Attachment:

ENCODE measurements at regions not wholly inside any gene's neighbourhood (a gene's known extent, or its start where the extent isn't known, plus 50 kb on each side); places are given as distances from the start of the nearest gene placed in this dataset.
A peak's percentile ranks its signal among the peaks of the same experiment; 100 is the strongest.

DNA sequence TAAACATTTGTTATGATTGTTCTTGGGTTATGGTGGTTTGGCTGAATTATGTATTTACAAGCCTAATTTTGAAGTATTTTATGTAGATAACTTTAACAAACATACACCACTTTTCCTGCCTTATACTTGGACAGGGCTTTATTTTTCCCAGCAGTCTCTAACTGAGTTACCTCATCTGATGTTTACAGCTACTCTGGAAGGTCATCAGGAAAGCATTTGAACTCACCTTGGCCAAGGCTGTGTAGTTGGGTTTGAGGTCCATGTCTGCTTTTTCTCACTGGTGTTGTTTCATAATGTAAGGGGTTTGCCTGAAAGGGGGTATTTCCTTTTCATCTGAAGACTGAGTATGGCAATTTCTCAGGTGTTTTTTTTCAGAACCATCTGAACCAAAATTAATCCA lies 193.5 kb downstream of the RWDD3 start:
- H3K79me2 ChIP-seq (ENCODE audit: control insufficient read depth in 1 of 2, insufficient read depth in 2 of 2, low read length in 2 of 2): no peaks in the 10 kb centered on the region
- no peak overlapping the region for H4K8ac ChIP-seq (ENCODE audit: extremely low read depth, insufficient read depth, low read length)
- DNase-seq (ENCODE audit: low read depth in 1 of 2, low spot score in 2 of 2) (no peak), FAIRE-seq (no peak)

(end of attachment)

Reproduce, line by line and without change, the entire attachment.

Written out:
ENCODE measurements at regions not wholly inside any gene's neighbourhood (a gene's known extent, or its start where the extent isn't known, plus 50 kb on each side); places are given as distances from the start of the nearest gene placed in this dataset.
A peak's percentile ranks its signal among the peaks of the same experiment; 100 is the strongest.

DNA sequence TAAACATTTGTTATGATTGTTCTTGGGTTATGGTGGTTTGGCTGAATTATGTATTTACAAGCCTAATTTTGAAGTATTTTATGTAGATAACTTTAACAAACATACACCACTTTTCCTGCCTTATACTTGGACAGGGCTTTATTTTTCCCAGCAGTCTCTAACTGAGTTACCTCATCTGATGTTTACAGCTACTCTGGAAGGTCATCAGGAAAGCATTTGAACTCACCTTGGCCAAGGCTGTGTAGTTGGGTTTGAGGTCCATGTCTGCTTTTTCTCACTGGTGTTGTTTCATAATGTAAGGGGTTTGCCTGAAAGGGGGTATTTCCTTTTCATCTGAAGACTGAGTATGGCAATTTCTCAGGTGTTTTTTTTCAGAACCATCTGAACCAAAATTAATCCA lies 193.5 kb downstream of the RWDD3 start:
- H3K79me2 ChIP-seq (ENCODE audit: control insufficient read depth in 1 of 2, insufficient read depth in 2 of 2, low read length in 2 of 2): no peaks in the 10 kb centered on the region
- no peak overlapping the region for H4K8ac ChIP-seq (ENCODE audit: extremely low read depth, insufficient read depth, low read length)
- DNase-seq (ENCODE audit: low read depth in 1 of 2, low spot score in 2 of 2) (no peak), FAIRE-seq (no peak)